The meaning of cascading

CSS stands for Cascading Style Sheet.

I can understand the meaning of Style.

Does Sheet mean “a piece of paper?”

What’s the meaning of cascading?

When water flows over a cliff, it ‘cascades’ down the cliff wall.

When you have multiple style sheets—inline, internal and external and also user style sheets—they fall (or cascade) over the top of each other, one overriding another. That’s the basic idea.

Thank you. I now can understand the meaning of cascades.

I still can’t understand this part.
How or Why do they fall over the top of each other?

here’s an example

if one source says “todd is an idiot” and another source says “todd is a great guy” then which is correct?

the answer is, one source takes priority over all other sources, and that’s the one that takes effect

in css, the priority is defined here – http://www.w3.org/TR/REC-CSS1/#cascading-order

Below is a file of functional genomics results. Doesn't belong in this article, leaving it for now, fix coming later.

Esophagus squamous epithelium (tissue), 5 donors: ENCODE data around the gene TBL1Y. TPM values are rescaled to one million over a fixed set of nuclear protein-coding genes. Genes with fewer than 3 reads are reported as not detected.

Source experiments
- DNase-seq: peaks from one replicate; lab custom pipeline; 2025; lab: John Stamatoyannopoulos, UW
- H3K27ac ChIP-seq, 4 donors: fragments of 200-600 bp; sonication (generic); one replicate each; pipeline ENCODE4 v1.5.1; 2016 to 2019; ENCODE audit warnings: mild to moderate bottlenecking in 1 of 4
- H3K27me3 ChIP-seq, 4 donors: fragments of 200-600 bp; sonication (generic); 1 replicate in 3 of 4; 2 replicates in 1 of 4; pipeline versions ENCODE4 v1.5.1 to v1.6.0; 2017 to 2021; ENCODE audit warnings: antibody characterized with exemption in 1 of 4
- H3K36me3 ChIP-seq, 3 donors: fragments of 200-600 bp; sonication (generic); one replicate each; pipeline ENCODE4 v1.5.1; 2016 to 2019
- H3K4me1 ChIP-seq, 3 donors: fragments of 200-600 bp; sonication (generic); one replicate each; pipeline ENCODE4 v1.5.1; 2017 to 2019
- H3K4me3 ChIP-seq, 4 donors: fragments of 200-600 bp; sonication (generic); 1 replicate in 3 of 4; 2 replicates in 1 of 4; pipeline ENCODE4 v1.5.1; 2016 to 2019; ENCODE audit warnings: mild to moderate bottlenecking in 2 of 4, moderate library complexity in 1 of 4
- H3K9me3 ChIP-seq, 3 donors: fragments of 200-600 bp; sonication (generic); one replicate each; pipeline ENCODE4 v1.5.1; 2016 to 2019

OK you are so going to get better explanations but heres mine:
Cascading refers to the way in which CSS code can style multiple selectors.

For example if you wanted all your H1 tags coloured red with a background yellow you would just add this to a style sheet:

h1 {
color: red;
background:yellow;
}

Then hey presto all your h1 selectors are all styled the same throughout your site without individual labour intensive codding. It is this quality which I feel gives CSS the metaphor cascading.

So does the metaphor cascading mean here big differences at a time like the differences between top of the cliff and the bottom of the cliff by
“cascading” down the cliff wall?

no, not big differences

think of dominoes falling over

Then Does it mean changing all at once?